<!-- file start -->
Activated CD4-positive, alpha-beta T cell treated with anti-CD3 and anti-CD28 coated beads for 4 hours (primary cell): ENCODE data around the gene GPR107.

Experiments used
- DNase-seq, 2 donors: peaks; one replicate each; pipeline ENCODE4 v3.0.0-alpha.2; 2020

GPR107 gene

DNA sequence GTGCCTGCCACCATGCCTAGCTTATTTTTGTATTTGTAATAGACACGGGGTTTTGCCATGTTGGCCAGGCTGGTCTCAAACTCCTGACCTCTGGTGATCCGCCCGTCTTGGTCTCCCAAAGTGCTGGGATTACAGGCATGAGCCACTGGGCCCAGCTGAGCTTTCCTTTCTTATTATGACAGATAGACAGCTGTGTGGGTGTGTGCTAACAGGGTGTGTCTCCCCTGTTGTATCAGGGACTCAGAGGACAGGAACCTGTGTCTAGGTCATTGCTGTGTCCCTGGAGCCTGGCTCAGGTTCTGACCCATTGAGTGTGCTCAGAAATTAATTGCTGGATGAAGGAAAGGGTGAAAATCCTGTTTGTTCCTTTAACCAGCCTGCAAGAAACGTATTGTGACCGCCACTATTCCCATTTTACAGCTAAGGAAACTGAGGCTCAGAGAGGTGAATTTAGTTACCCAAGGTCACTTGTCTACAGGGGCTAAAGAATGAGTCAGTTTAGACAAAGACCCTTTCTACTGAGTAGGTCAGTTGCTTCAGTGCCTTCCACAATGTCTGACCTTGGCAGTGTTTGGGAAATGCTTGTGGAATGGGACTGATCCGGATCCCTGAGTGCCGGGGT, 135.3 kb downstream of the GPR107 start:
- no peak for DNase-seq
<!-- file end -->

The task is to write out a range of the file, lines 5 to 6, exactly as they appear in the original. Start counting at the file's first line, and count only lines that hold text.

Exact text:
DNA sequence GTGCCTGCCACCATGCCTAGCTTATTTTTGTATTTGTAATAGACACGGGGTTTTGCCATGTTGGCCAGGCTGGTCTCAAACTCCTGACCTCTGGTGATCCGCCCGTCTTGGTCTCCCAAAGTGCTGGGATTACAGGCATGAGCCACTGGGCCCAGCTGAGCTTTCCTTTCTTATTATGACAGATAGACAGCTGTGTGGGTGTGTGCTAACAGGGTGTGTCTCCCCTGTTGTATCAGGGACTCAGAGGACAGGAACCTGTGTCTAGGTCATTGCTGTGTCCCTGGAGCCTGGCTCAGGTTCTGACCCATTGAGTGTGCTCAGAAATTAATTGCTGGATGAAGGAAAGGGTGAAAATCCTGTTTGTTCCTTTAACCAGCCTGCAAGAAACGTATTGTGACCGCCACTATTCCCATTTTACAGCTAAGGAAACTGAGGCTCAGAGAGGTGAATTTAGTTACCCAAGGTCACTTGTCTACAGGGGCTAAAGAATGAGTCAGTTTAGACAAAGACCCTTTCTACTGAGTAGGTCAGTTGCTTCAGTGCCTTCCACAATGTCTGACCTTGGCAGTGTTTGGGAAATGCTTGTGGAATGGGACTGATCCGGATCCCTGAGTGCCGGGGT, 135.3 kb downstream of the GPR107 start:
- no peak for DNase-seq